What does happen when you mix a roguelite and a dungeon crawler? Well, in the specific case of One More Dungeon it results in an experience that’s enjoyable, but perhaps a bit undercooked. The core gameplay is fun enough, having you fight your way through nine floors of a deadly, procedurally generated dungeon.
The combat is very simple, with a melee weapon in one hand and a ranged staff in the other, the only thing you really need to worry about is which enemies are safe to melee so you can save ammo. There will be some minor inventory management required, as you may have to switch between different staffs you’ve found due to there being three different ammo types, but that’s about it. Come to think of it, for all my worrying about running out of ammo, I never actually ran into that problem.
Looking back, the multiple ammo types, and their corresponding elements, didn’t seem to have much effect on the game in general. Other than the fire-themed levels seven and eight, where you shouldn’t try to shoot the flaming enemies with fireballs, elemental damage types never really mattered.
Despite the simplicity though, battles take some getting used to and can be pretty challenging. Enemies hit hard, your health pool is tiny, healing items are scarce, and if you’re not careful you can easily find yourself being swarmed by groups of enemies that are larger than you can handle. You’ll need to explore slowly and cautiously, because there could be a nasty guy just out of sight around any given corner that will jump out and take a bite out of you that you can’t afford to lose.
As with many roguelite games, luck plays an important factor too. Sometimes you just don’t get good weapon drops or enough health items, and the disadvantages just become too stacked up to overcome. Basically, this is another game where you are definitely going to die, a lot. I’m not exactly sure how many hours I spent on it, but it probably took me at least a good twenty attempts to finally make it to the end the first time. While the game was at least fun enough to keep me coming back enough to finish it for the first time, I found that it didn’t have enough going for it to bring me back for more after that.
While the enemies do vary between every floor or two, it’s still just the same small handful of enemy types every time with no variation or surprises. “Bosses” are also just tougher versions of normal enemies with a color swap and are the exact same every time. The final level doesn’t even have a boss, just three enemy spawning obelisks that you have to find and destroy before you’re overrun. It was a slightly disjointed and underwhelming finale for the long dungeon crawl (it also suddenly starts lagging really badly with that many enemies on the screen in the Vita version).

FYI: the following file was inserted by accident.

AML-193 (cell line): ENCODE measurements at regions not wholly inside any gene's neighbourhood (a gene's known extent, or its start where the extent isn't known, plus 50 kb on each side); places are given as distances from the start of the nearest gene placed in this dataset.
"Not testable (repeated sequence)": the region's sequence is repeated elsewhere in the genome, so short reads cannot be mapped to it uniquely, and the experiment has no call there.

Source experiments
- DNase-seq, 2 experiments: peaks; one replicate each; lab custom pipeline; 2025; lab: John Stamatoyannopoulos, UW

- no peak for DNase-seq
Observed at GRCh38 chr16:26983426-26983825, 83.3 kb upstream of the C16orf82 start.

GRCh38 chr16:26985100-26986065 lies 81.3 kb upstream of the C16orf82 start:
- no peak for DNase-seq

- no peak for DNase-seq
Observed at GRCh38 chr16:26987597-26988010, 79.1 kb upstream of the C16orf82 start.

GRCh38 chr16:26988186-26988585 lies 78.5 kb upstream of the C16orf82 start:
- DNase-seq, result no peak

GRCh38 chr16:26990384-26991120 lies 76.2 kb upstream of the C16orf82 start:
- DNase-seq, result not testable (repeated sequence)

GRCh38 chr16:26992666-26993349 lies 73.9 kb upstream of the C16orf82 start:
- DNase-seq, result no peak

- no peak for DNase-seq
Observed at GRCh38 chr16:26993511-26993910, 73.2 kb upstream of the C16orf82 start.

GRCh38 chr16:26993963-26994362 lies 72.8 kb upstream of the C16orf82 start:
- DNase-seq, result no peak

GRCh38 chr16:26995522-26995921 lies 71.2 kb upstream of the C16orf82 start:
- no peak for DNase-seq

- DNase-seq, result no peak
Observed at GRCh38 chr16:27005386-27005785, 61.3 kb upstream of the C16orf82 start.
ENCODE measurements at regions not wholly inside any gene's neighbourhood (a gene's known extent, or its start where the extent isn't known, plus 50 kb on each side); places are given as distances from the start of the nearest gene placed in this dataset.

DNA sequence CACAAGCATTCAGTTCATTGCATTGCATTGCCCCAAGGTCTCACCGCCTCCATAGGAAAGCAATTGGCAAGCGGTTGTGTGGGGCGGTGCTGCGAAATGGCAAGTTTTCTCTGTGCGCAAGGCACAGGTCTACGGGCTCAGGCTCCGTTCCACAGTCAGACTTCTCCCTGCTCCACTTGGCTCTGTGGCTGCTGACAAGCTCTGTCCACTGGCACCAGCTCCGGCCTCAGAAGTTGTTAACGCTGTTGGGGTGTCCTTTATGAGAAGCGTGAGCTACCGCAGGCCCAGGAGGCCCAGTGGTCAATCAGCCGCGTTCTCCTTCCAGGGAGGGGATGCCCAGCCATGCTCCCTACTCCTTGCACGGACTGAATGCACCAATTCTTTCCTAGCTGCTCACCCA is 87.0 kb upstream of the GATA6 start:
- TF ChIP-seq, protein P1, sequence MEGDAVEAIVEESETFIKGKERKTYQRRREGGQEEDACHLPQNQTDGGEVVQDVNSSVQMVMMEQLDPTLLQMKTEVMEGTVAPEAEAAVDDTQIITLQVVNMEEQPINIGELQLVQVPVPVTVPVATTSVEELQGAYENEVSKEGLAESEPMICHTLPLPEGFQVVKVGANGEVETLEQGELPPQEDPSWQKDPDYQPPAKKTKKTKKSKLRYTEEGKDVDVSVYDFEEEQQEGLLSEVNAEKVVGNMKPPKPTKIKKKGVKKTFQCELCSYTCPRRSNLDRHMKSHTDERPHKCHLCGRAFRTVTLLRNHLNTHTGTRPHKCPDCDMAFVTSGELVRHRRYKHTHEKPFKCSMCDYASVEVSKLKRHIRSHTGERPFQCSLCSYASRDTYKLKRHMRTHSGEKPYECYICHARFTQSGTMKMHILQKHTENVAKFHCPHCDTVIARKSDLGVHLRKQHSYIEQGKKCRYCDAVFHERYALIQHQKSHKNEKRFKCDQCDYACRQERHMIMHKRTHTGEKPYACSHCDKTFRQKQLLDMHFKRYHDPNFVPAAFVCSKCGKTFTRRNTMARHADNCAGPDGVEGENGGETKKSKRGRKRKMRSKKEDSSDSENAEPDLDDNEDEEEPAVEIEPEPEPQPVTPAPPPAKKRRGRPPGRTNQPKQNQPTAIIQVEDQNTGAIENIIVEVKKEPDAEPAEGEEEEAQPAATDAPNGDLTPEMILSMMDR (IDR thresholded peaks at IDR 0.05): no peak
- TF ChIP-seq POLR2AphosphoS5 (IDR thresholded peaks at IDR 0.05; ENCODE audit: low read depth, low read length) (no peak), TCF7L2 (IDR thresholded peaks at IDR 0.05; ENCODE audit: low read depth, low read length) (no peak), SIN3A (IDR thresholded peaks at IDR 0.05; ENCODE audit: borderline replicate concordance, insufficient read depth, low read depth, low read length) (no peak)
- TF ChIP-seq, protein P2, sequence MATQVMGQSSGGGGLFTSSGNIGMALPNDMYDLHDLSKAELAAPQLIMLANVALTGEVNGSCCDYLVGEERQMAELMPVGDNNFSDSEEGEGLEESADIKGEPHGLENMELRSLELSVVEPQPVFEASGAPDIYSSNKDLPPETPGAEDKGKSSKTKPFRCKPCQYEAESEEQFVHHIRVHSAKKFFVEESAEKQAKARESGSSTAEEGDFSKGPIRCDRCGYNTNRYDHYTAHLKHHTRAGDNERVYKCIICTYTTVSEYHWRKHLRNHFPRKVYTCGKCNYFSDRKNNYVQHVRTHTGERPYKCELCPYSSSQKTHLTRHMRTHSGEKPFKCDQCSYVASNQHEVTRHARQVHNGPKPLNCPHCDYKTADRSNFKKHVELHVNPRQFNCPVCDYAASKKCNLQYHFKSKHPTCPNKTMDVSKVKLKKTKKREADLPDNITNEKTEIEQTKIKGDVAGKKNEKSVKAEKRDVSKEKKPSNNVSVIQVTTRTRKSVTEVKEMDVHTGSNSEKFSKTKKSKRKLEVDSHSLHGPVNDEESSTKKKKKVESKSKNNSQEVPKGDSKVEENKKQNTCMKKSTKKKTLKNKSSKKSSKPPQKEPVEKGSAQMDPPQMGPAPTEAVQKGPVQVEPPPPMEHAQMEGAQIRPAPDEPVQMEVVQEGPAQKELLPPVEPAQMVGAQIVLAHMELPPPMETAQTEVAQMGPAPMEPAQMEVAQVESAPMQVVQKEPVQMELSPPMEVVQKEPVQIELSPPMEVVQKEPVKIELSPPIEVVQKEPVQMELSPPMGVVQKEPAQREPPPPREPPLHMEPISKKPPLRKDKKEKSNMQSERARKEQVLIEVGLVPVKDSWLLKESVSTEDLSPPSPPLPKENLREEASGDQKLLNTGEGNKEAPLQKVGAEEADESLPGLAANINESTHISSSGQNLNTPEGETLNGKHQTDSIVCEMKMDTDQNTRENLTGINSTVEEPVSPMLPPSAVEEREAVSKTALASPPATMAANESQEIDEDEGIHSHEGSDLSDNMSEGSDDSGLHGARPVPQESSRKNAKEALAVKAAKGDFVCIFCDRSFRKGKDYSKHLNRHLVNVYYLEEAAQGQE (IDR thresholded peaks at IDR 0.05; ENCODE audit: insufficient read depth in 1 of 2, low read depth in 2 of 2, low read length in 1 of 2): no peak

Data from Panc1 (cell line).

There aren’t really any incentives to return for either. No extra characters, endings, weapons, or anything really to unlock to justify playing through again. You can use the points you earn to buy a limited selection of mutators, most of which seem to serve only to arbitrarily make the game much harder, and that’s about it.
In the end, while One More Dungeon was a fun game while it lasted, its lack of post-game content for a roguelite left me feeling like this was a missed opportunity. However, if the creators learn from this and put a little more meat on the bones of a sequel, I’d be willing to jump into this world again. Despite its flaws, it’s still a pretty cool little world that I’d like to see more of.
One More Dungeon is available now digitally for PS4, Vita, Switch, and Windows.
Disclosure statement: Review code for One More Dungeon was provided by Ratalaika Games. A Most Agreeable Pastime operates as an independent site, and all opinions expressed are those of the author.